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"I got more views in one hour than I got in a month." -Mariano
In the summer after my junior year of high school, I took a Classical Mythology college class, and learned many things about homosexuality in the ancient world. The most fascinating discovery I made was pederasty.
Pederasty was an official institution, where men over the age of 17 took 12 year old boys under their wings, and taught them how to be men. They schooled them in sports and etiquette. In return, the men were allowed to have sexual intercourse with the boys, by thrusting their penises between the boys’ thighs. What surprised me most was that after a boy turned 17, the pederastic relationship was terminated, because it was socially unacceptable for an adult male to be penetrated. The 17 year olds, however, were welcome to start dominating other 12-year-olds.
In pederastic relationships, thigh penetration was acceptable, but anal penetration was not. If a many of any age was anally penetrated, he would lose automatically lose his citizenship, and would be equated to a woman or a slave. Homosexual relationships were allowed, as long as adult male citizens were the dominators, and not the dominated. Only boys, slaves and women could be penetrated.
Also, although adult men were required to marry women, they could continue having pederastic relationships with young boys during their marriages. Thus, in ancient Greece, homosexuality was not considered an orientation, but an activity.
I was so fascinated by this topic that I decided to write my final paper about it.
Schools are full of opportunities for pupils and teachers alike. Teachers by the nature of the job are kind and caring individuals that are genuinely helpful. When you join a school you can be put under a certain amount of pressure to run a sports team, get involved with drama and contribute generally to the extra-curricular side of the school. It may even be in your contract! I personally think that its a great idea to do something in the school that’s away from your subject area, as you see the pupils and students out of the context of your subject. Useful bonds can be made that can not be created in the classroom. I think it’s important however that you don’t say yes to too much or volunteer yourself too much. Early on in my career I became involved with the Combined Cadet Force, the Duke of Edinburgh Award Scheme and took a Cricket team in the summer. This at first gave me a sense of satisfaction as I felt I was giving to the school and enriching the students but in the end my weekends were gone and quite a few evenings during the week vanished. This became limiting and resulted in my non-school life suffering. My teaching also was not quite as good as I could not spend the same amount of time planning. I think the lessons have to come first, always. So do get involved with things as this is good and will develop you as a teacher but you can say no. Other people will be, just look around you!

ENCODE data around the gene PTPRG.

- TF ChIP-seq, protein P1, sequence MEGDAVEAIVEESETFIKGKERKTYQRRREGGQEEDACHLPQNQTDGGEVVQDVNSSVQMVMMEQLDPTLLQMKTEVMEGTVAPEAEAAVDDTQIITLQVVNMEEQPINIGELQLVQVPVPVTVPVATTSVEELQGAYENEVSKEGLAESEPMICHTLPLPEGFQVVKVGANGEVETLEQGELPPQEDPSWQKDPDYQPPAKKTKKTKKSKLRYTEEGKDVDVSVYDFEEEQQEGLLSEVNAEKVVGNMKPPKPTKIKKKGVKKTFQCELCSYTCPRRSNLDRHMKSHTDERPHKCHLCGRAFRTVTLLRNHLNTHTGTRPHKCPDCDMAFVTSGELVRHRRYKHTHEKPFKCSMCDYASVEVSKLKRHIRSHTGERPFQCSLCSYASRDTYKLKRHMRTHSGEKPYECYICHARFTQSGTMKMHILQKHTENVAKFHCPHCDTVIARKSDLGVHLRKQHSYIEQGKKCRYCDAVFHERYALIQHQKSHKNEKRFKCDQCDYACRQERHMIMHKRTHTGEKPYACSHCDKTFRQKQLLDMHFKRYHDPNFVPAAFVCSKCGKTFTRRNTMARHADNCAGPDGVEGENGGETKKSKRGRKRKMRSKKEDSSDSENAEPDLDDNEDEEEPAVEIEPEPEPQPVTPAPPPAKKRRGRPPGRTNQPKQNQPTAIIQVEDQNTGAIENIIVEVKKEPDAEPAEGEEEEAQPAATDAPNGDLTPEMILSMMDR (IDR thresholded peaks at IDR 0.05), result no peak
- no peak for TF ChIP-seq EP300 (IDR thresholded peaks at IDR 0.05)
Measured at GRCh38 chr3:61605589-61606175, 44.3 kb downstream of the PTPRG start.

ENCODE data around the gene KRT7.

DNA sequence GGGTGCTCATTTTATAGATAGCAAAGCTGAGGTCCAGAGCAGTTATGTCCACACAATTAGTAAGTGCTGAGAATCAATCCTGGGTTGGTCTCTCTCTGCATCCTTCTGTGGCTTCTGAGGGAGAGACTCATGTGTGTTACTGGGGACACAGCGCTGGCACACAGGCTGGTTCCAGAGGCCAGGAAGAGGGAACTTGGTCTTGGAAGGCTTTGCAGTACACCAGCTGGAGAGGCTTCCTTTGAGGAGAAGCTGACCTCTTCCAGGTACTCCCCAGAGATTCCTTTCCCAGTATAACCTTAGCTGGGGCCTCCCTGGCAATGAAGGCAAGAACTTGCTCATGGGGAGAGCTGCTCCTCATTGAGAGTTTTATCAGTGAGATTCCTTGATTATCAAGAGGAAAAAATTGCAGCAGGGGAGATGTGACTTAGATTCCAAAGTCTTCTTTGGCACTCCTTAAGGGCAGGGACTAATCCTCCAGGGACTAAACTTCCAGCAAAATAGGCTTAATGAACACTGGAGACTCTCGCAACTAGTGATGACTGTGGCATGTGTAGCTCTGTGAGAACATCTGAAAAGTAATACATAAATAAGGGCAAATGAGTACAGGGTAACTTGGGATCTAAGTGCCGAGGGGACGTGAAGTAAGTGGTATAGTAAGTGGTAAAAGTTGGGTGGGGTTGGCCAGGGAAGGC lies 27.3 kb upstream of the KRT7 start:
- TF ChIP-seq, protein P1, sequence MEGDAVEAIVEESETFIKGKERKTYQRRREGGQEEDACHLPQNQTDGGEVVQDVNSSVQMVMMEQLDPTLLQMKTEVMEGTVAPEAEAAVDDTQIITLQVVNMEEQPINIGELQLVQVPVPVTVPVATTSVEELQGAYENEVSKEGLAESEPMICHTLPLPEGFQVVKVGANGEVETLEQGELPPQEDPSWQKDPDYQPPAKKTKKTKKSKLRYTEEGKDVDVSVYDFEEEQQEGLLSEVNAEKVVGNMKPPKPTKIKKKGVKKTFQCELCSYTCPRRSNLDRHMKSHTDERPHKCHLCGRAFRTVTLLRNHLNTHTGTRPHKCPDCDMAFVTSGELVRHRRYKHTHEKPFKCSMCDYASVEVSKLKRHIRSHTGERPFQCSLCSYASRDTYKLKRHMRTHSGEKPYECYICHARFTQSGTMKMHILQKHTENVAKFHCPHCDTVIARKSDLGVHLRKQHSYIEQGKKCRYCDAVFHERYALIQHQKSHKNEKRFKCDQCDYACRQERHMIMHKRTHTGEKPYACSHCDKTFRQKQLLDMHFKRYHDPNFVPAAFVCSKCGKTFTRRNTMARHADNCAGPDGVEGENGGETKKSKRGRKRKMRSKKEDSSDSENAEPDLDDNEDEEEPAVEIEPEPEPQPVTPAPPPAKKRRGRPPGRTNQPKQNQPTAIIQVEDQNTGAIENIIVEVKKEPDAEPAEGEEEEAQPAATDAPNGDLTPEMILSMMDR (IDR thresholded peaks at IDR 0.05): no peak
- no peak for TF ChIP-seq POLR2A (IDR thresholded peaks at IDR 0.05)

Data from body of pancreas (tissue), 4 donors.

It was initially an overdue dinner over authentic chinese dishes but we thought we could save it in time with another event we wanted to attend.
98B Future Market, Escolta
The event was 98B Future Market, it's a platform for artists, designers, craft makers to meet and sell their artworks, handmade products and other knick-knacks. Also, it was organized with a thought to revive Escolta, Manila's first commercial district.
Moving house is an opportunity to dump some of the crap you've accumulated over the years. moving countries makes you consider even more carefully what really matters, but when moving continents you end up asking yourself whether you care about any of it. We ended up shipping eight boxes, one for each year we spent in China. And yet, looking around me, I'm struggling to remember what they contained. There were standard items such as clothes, some scientific and medical textbooks (expensive to replace), as well sporting items such as tennis racquets and sleeping bags. (There would have been more camping gear but Korean Air managed to misplace my luggage once they put it on a plane to Incheon when I was flying back to the US a year or so back and never worked out what happened next). But apart from that, I'm not sure how it adds up to eight boxes. But already I'm wondering why I shipped a map of Lebanon and a 1:50000 scale map of New Galloway. And despite shipping a computer I've yet to turn it on because the Chinese plugs don't mate with Danish sockets and the price of adaptors means I make do with the laptop until I can find some place in Copenhagen selling dodgy knock offs. Perhaps I didn't need that either